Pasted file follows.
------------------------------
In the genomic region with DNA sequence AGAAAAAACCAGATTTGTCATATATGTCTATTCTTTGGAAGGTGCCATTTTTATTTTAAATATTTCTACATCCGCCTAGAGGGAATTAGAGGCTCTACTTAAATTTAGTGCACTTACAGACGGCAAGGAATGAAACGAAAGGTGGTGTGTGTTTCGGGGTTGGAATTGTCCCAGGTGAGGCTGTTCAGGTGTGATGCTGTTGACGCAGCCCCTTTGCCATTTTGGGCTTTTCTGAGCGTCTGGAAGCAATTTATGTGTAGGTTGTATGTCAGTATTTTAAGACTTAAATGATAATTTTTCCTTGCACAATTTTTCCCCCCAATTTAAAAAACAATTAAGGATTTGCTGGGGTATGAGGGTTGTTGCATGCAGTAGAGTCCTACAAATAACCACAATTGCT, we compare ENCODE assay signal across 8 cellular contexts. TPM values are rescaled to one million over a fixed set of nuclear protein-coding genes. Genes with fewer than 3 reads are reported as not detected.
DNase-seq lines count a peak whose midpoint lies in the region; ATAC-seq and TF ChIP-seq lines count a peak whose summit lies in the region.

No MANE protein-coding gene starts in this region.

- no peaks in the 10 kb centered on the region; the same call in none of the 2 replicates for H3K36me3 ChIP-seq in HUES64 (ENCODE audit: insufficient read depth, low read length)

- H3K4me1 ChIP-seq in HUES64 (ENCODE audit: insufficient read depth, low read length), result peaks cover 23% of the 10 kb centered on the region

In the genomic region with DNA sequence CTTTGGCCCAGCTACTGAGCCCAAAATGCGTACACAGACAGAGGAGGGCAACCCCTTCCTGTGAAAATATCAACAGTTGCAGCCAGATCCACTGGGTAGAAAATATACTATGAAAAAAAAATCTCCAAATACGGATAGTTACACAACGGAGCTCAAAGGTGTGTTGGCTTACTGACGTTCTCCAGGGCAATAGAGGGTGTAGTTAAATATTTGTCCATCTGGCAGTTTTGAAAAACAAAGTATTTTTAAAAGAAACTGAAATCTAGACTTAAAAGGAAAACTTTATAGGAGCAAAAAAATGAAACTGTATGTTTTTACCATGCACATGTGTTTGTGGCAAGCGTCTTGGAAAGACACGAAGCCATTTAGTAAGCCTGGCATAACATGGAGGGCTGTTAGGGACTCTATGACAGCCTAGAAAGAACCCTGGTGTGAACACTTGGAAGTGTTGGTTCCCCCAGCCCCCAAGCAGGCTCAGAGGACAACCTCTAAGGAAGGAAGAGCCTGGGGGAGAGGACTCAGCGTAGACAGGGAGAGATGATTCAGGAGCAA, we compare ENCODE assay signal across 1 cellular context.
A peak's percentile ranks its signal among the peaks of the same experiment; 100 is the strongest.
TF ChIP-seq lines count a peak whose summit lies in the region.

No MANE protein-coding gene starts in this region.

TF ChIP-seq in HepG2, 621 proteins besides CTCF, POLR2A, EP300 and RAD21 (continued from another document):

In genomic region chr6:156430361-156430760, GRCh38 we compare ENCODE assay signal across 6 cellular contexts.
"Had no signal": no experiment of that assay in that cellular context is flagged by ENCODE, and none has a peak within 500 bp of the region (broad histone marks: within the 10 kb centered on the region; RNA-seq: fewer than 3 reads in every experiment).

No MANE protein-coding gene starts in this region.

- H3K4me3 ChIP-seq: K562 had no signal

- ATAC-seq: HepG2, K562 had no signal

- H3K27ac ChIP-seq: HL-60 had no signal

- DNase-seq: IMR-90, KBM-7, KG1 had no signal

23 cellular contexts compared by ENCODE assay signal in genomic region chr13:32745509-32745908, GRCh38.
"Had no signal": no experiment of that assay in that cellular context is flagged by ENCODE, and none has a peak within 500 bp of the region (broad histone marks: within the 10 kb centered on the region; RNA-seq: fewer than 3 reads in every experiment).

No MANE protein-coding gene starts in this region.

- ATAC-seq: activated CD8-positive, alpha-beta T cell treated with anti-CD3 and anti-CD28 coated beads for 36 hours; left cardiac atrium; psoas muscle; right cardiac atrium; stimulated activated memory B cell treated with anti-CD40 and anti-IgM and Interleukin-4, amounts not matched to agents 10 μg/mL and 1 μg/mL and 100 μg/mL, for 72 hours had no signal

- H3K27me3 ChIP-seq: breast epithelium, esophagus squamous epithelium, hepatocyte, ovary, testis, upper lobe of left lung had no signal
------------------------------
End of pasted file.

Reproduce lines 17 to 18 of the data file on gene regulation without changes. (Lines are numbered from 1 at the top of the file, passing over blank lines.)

- DNase-seq: IMR-90, KBM-7, KG1 had no signal

23 cellular contexts compared by ENCODE assay signal in genomic region chr13:32745509-32745908, GRCh38.